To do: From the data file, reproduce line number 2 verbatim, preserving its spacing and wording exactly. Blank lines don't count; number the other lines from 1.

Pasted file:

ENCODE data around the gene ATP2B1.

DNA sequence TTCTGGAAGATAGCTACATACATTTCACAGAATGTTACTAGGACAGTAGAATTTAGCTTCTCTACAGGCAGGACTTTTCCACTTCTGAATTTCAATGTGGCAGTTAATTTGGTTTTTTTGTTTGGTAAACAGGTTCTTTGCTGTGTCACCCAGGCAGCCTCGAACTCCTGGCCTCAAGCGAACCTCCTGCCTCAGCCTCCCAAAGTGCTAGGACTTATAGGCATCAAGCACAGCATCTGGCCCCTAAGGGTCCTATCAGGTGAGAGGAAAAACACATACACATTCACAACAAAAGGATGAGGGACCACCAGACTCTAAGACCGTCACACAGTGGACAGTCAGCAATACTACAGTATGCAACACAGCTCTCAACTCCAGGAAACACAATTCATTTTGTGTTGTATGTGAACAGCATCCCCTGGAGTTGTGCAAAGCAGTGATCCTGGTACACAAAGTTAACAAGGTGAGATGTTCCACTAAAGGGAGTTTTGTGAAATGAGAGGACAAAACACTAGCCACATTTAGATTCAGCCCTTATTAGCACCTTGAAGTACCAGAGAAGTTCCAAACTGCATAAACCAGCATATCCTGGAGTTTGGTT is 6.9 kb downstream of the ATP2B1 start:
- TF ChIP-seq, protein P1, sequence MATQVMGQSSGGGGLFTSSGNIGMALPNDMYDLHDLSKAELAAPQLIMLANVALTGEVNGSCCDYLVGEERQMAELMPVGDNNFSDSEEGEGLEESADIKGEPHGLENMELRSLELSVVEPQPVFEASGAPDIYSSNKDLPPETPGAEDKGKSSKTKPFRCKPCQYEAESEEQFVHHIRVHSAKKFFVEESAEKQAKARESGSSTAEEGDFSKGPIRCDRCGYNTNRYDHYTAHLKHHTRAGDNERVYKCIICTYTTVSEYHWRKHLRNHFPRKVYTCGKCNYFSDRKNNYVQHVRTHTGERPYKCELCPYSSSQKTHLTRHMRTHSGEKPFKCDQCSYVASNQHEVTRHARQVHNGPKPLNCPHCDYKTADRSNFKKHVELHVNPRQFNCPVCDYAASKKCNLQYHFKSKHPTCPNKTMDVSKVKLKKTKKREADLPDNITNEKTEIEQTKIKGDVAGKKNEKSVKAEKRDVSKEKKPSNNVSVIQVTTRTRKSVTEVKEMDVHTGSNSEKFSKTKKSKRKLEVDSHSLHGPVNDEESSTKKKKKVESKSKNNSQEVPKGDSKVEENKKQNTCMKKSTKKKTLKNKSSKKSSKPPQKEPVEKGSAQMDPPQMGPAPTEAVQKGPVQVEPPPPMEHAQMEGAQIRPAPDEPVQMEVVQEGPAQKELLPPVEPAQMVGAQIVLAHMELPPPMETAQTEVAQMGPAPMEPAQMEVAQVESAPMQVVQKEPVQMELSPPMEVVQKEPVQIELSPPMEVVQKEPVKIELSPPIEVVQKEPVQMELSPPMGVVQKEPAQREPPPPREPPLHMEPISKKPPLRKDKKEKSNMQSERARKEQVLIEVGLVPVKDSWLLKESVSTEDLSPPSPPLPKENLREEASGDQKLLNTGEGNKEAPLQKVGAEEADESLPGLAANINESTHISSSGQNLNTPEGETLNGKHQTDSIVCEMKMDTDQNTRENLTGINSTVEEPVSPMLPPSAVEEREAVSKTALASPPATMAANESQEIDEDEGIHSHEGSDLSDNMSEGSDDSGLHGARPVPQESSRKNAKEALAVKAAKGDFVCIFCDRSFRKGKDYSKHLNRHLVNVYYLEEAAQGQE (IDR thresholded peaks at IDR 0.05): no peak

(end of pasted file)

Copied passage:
DNA sequence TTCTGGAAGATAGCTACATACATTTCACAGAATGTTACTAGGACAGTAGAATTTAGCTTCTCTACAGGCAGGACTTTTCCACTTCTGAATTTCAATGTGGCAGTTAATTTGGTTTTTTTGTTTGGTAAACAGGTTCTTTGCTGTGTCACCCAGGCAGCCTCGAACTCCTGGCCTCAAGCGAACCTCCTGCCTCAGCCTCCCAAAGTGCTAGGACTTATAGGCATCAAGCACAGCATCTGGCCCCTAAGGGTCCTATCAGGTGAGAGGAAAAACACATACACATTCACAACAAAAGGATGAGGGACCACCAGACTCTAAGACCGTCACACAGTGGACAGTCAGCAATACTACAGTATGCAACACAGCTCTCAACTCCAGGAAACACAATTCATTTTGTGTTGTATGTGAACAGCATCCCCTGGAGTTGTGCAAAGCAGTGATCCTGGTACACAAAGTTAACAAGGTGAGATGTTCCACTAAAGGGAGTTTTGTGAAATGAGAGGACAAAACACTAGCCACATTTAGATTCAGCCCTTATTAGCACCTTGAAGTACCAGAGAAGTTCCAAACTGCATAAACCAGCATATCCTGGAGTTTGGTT is 6.9 kb downstream of the ATP2B1 start: